Judges are usually 100% harder on friends then on strangers. Now I'm not saying that favoritism doesn't exist. It does, but not at my contests and not at the contests of many of the people I know. When someone we know walks in it's all smiles, but we are also sizing them up in a way a fresh faced new person won't get. As soon as they leave it's either "I've seen them do better." or "I know she got a serger for Christmas so why isn't she using it?" We are complete dicks to our friends. On the flip side, it's also easier to recognize improvements however that doesn't mean they get an automatic pass.

Different cons often have the same judges because no one else is willing to do the job. Usually the only people who put in more time and work then those with the contest are the high-ranking staffers. It's not unusual for me to put in about 15 hours of contest time. At my last con I did 3 hours of pre-reg on Friday, worked from 9am-7pm on Saturday for the main contest, then another hour on Sunday for the fun one. There aren't many people willing to put in that much time, especially when your only kickback from the con is often a free badge, which almost ends up being useless because you have no time to see the con. It's also incredibly stressful. By the time the actual show comes around the judges and contest staff are damn near dead and dream only of food and sleep. It's a relatively thankless, but rewarding job.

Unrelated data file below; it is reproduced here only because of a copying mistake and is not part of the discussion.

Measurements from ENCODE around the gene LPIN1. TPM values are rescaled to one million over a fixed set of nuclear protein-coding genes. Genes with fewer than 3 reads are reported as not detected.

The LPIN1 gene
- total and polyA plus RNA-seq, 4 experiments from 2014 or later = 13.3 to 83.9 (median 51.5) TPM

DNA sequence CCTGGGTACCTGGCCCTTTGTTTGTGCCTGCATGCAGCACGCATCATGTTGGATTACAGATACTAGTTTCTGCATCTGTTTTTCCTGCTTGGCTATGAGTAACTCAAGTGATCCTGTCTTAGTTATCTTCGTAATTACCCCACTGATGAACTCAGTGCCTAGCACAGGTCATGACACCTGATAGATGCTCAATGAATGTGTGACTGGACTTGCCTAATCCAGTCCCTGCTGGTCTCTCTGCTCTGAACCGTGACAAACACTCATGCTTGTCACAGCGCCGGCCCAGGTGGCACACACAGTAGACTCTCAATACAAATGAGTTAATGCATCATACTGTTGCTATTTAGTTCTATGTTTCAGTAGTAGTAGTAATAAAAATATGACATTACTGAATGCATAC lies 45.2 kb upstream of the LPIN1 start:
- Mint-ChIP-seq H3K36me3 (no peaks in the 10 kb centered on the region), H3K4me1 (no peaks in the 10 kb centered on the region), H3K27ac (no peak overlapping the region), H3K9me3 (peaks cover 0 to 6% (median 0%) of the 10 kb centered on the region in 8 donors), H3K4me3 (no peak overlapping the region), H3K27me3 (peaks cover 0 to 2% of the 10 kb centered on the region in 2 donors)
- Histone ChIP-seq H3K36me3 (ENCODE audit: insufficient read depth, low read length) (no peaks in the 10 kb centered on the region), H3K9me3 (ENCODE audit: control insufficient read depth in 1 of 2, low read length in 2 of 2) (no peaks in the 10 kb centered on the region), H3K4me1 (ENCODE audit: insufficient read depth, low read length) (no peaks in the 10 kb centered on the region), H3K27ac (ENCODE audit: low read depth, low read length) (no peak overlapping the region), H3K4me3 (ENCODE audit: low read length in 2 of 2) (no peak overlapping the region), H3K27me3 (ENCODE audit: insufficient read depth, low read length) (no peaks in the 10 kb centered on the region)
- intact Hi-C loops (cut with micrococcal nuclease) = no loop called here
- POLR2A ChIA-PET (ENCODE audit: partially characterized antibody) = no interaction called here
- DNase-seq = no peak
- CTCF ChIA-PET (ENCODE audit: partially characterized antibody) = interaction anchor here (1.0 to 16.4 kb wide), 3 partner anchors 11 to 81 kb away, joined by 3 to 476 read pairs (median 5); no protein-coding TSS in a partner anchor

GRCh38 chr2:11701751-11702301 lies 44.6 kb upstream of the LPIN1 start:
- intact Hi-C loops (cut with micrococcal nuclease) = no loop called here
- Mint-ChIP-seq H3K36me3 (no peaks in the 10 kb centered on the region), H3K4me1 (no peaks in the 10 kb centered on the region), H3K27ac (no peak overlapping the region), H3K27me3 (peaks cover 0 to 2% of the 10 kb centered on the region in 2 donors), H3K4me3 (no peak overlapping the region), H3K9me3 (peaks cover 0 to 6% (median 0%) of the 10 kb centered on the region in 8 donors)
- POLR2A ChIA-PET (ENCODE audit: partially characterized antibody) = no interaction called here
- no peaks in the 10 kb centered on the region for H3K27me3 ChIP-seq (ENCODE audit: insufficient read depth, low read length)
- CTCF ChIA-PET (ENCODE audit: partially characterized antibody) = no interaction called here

The craftsmanship pool for Journeyman and Master is incredibly tiny. This is the one where I can honestly see why people cry foul and I think it's because they don't understand how the divisions work. Anyone can enter any division (I generally use Novice, Journeyman, and Master) UNLESS they have placed a certain number of times. This is to prevent someone who should be competing as a Master from entering as a Journeyman (commonly referred to as 'sandbagging'). Generally, but not always, a costumer's path goes like this: they start as a Novice, earn 3 or so place awards (1st, 2nd, 3rd, Best in Show). They then become a Journeyman and again earn 3 or so place awards, at which point they are considered a Master. Again you can start in any division you want, but this is the way it happens for about 80% of the contest population. That said, it means that the people in the higher divisions have, for the most part, put in a LOT of hard work. And this is done with a wide variety of costumes because reentering with the same costume (barring major alteration) over and over isn't allowed at many cons. It takes YEARS of practice, man hours, and disappointment. You would also be seen by the same judging pool because, as mentioned above, there aren't many of us. So knowing each other is just the way it is. Which leads back to the perceived favoritism. The judges have seen these people before and there's fewer contestants to chose from. So while it may look like Girl A gets special attention from the judges it's more likely that there's only Girl A, Boy B, and Girl C to chose from.

I'm sure this doesn't explain everything and I know there will still be people who will be upset over the way things are. So to those people I say this: If you don't like it, change it. If you think the contest is unfair, talk to the con. If you think you deserve to place, then make a costume so flawless the judges will have no choice but to award you. The answer is not, and never will be, to go online and cry foul. Good luck, and I can't wait to see what you make next time.